We are here introduced to one striking characteristic
daring and successful cruise, Jones immediately became the most famous officer of the new navy. The éclat he had gained by his brilliant voyage at once raised him from a more or less obscure 杭州百花坊position, and gave him a great reputation in the eyes of his countrymen, a reputation he did not thereafter lose. But Jones was not a man to live upon a reputation. He had scarcely arrived at Providence before he busied himself with plans for another undertaking. He had learned from prisoners taken on his last cruise that there were a number of American prisoners, at various places, who were undergoing hard labor in the coal mines of Cape Breton Island, and he conceived the bold design of freeing them if possible.杭州妃子阁
We are here introduced to one striking characteristic, not the least noble among many, of this great man. The appeal of the prisoner always profoundly touched his heart. The freedom of his nature, his own passionate love for liberty and independence, the heritage of his Scotch hills perhaps, ever made him anxious and solicitous about those who languished in captivity. It was but the working out of that spirit which compelled him to relinquish his participation in the lucrative slave trade. In all his public actions, he kept before him as one of his principal objects the release of such of his countrymen as were undergoing the horrors of British prisons.杭州楼凤
Map showing the cruise of the first American squadron,
and of the Providence and the Alfred.
The suggested enterprise found favor in the mind of Commodore Hopkins, who forthwith assigned Jones to the command of a squadron comprising the Alfred, the Providence, and the brigantine Hampden. Jones hoisted his flag on board the Alfred and hastened his preparations for departure. He found the greatest difficulty in manning his little squadron, and finally, in despair of getting a sufficient crew to man them all, he determined to set sail with the Alfred and the Hampden only, the latter vessel being commanded by Captain Hoysted Hacker. He received his orders on the 22d of October, and on the 27th the two vessels got under way from Providence. The wind was blowing fresh at the time, and Hacker, who seems to have been an indifferent sailor, ran the Hampden on a ledge of rock, where she was so badly wrecked as to be unseaworthy. Jones put back to his anchorage, and, having transferred the crew of the Hampden to the Providence, set sail on the 2d of November.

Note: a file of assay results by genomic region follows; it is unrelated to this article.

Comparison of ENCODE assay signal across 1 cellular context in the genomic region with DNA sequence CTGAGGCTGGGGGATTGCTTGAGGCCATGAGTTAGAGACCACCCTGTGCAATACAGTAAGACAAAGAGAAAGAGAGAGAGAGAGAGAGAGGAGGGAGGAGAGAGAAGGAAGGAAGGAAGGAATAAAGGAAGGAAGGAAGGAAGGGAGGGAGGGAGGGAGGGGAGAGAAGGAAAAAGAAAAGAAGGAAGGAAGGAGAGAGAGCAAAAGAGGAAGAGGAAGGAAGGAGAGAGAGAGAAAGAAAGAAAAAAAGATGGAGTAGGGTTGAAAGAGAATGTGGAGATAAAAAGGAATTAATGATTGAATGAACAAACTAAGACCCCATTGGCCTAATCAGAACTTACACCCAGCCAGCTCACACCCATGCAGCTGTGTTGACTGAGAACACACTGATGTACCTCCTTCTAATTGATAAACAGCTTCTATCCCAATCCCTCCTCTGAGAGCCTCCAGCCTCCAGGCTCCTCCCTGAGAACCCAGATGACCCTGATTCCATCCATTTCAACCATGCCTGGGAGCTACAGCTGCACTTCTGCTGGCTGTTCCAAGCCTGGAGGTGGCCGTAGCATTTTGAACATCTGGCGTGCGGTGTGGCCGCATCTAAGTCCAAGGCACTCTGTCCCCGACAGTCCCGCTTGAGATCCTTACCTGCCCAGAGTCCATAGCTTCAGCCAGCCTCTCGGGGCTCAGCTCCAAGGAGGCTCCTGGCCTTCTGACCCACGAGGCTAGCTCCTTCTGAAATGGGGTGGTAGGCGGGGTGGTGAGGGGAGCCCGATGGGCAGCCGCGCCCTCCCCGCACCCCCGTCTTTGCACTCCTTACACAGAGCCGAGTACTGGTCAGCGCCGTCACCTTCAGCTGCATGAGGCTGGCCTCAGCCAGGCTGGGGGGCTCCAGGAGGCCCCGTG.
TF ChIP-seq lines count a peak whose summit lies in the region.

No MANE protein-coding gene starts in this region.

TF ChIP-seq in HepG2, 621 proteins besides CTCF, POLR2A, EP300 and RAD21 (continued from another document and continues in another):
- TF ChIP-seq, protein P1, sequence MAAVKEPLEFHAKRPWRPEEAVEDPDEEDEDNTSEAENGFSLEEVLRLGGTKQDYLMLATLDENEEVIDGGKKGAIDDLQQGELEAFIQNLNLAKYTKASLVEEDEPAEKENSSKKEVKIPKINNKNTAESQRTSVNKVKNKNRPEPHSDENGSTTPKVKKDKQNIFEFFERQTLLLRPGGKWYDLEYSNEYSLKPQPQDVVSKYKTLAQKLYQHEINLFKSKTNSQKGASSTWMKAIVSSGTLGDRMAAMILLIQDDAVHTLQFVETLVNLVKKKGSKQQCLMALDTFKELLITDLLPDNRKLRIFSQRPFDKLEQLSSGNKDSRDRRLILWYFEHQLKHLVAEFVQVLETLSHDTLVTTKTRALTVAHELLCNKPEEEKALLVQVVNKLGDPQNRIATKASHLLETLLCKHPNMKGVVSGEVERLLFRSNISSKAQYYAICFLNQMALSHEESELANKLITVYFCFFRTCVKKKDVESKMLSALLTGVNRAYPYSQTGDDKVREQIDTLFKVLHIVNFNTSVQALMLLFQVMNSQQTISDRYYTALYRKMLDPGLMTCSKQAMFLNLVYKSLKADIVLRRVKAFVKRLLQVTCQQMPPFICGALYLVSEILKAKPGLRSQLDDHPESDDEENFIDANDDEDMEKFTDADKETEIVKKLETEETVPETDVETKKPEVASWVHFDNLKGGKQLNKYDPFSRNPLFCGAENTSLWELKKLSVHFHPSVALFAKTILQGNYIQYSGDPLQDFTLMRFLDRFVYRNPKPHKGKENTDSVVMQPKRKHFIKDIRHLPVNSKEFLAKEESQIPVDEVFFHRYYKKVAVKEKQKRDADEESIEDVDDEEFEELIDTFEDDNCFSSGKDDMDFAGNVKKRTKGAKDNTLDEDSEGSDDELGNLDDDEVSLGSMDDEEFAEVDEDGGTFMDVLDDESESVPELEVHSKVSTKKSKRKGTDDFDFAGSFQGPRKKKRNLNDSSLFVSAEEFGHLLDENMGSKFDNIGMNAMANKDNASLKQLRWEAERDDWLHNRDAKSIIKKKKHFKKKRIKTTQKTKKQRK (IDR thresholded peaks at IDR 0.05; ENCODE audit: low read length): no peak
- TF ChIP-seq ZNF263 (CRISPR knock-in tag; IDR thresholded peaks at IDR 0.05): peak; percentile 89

Both vessels were very short-handed. The Alfred, whose proper complement was about three hundred, which had sailed from Philadelphia with two hundred and thirty-five, now could muster no more than one hundred and fifty all told. The two vessels were short of water, provisions, munitions, and everything else that goes to make up a ship of war. Jones made up for all this deficiency by his own personality.
On the evening of the first day out the two vessels anchored in Tarpauling Cove, near Nantucket. There they found a Rhode Island privateer at anchor. In accordance with the orders of the commodore, Jones searched her for deserters, and from her took four men on board the Alfred. He was afterward sued in the sum of ten thousand pounds for this action, but, though the commodore, as he stated, abandoned him in his defense, nothing came of the suit.
On the 3d of November, by skillful and successful maneuvering, the two ships passed through the heavy British fleet off Block Island, and squared away for the old cruising ground on the Grand Banks. In addition to the release of the prisoners there was another object in the cruise. A squadron of merchant vessels loaded with coal for the British army in New York was about to leave Louisburg under convoy. Jones determined to intercept them if possible.